London, Nov 6 : Futile hard landings, which may turn out to be dangerous for both the passengers and for aircraft, could now be avoided-thanks to hard-landing detector that can be fitted into planes.
Hard landing detector can automatically find out any structural damage with the aircraft and tell if such a landing is needed or not.
So, planes could report when they need to be checked for damage, if they are equipped with such detectors, reports New Scientist.
Usually, pilots have to make hard landings in order to ensure that the plane is thoroughly checked for possible damage.
However, 9 out of ten times pilot-initiated hard-landing inspections result in no finding of damage, according to the aerospace giant Boeing. In order to reduce the number of unnecessary inspections, the company has designed a hard-landing detector that monitors flight parameters such as pitch and roll rates and angles, the centre of gravity, vertical speed, vertical acceleration and airspeed of an aircraft during a landing.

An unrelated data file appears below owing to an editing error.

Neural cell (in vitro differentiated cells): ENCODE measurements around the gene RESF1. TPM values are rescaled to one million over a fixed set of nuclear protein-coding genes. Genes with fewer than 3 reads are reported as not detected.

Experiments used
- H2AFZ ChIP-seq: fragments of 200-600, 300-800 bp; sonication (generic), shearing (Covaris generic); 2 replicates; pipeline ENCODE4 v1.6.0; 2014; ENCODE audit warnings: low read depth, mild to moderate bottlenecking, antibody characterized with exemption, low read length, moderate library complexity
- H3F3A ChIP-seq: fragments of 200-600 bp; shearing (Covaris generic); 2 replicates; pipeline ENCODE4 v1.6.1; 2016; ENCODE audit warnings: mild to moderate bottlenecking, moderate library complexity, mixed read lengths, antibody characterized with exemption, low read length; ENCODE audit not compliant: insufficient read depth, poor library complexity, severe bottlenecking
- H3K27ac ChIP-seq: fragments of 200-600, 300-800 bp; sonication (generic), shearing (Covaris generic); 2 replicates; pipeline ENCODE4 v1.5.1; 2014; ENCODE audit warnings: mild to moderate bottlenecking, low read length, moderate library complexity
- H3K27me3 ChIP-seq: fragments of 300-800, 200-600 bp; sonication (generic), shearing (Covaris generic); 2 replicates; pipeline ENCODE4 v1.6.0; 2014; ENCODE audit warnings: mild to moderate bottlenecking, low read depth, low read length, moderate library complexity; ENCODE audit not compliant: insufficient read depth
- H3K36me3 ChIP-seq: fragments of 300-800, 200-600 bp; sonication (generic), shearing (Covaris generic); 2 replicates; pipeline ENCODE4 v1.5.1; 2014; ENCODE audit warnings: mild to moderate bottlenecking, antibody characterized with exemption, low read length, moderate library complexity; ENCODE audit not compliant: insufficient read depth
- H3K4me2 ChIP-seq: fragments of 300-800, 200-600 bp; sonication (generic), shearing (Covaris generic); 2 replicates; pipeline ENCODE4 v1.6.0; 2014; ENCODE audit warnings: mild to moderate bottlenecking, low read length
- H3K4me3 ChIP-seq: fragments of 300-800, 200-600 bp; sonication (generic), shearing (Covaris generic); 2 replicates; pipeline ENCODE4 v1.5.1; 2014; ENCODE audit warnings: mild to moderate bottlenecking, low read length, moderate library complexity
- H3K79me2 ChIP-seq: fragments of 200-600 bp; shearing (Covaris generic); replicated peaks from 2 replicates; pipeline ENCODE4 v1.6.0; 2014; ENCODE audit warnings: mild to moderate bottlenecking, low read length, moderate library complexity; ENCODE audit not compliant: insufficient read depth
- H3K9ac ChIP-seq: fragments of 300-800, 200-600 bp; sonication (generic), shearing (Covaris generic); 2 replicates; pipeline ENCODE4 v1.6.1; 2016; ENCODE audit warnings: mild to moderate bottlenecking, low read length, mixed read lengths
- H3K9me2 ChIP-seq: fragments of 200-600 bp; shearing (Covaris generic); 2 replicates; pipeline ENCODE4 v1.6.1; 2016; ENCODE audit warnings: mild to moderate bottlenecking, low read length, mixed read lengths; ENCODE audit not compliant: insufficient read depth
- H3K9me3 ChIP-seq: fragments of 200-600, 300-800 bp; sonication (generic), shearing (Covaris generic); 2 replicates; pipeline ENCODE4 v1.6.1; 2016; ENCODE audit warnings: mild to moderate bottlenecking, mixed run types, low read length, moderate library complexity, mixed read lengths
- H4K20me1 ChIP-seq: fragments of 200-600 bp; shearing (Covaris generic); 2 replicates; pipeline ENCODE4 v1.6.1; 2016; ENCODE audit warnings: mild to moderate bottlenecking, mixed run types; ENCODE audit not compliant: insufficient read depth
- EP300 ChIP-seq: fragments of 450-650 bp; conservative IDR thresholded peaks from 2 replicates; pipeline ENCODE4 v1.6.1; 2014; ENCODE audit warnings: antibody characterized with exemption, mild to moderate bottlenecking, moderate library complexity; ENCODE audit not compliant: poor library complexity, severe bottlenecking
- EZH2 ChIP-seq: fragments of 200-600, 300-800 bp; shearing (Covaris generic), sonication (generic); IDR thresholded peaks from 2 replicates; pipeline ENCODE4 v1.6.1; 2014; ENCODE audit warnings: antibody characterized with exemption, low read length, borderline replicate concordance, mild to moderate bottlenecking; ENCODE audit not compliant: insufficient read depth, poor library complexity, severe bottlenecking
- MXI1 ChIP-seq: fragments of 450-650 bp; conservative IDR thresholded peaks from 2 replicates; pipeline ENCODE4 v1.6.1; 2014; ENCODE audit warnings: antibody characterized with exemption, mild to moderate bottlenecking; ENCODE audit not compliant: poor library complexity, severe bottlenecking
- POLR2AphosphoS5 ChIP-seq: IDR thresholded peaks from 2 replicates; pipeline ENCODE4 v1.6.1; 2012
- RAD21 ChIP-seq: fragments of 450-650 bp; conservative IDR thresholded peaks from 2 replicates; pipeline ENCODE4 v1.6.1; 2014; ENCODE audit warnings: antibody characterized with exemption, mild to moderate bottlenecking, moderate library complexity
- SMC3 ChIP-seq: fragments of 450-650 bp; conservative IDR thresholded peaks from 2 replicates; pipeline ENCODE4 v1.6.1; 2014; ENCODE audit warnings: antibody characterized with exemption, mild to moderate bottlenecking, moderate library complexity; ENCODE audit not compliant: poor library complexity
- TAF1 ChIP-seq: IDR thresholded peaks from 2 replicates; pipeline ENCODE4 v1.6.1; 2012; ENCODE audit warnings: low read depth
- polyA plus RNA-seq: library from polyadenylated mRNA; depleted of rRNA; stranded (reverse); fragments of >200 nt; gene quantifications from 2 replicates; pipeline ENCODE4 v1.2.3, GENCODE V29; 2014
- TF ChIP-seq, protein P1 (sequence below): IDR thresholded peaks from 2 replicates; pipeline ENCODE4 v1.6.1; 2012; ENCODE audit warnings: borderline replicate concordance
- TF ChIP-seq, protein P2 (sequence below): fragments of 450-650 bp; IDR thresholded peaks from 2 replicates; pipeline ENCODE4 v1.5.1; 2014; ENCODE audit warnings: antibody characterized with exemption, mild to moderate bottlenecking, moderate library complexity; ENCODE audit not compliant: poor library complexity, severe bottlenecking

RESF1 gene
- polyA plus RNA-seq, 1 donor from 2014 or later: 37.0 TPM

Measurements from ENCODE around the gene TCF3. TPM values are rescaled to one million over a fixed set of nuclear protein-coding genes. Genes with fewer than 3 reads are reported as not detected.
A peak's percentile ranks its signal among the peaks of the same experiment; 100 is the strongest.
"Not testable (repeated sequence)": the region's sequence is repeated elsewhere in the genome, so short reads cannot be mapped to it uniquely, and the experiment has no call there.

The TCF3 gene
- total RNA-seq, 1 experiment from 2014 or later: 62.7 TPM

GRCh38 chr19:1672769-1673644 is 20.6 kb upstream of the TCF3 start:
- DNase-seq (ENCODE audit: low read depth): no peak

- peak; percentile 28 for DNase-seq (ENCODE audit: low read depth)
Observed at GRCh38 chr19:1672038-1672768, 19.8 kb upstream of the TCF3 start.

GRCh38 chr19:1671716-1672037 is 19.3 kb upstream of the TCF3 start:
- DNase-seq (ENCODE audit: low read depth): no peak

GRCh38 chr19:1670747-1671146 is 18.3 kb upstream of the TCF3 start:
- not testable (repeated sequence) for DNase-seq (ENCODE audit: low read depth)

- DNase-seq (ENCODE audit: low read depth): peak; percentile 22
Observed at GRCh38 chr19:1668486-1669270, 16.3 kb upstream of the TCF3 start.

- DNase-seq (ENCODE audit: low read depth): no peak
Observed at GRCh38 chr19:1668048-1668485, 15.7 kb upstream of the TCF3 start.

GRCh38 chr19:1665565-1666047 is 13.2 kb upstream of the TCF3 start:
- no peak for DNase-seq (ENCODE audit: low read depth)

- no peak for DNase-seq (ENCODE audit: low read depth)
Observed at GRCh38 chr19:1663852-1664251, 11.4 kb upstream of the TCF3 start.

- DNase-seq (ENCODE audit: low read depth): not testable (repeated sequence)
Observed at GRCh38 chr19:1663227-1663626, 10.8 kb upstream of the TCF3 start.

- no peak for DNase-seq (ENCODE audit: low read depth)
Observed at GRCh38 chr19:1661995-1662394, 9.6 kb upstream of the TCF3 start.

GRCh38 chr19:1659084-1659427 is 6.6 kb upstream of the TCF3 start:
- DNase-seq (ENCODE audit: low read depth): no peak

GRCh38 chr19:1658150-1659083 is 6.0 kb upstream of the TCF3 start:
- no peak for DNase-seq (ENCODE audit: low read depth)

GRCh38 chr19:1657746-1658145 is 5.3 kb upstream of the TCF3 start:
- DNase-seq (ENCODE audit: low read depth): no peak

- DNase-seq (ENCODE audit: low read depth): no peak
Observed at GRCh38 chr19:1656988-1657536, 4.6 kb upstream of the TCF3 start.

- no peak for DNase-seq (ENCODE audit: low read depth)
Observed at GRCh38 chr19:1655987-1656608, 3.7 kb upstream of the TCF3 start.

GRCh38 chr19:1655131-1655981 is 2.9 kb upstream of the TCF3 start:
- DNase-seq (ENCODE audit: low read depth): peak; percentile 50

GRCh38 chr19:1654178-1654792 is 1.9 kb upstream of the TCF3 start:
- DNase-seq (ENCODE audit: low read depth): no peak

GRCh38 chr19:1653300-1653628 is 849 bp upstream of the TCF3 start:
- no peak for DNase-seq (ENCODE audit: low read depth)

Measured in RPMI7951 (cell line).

Such detectors will be placed on a number of aircraft to build a database of telltale features of landings that are suspected of causing structural damage.
After building the knowledge base, planes could be equipped with software to accurately tell from the sensor output when to start an inspection.
Administration of such detectors, reckon the scientists, should save time, human resources and money in cutting out unnecessary inspections.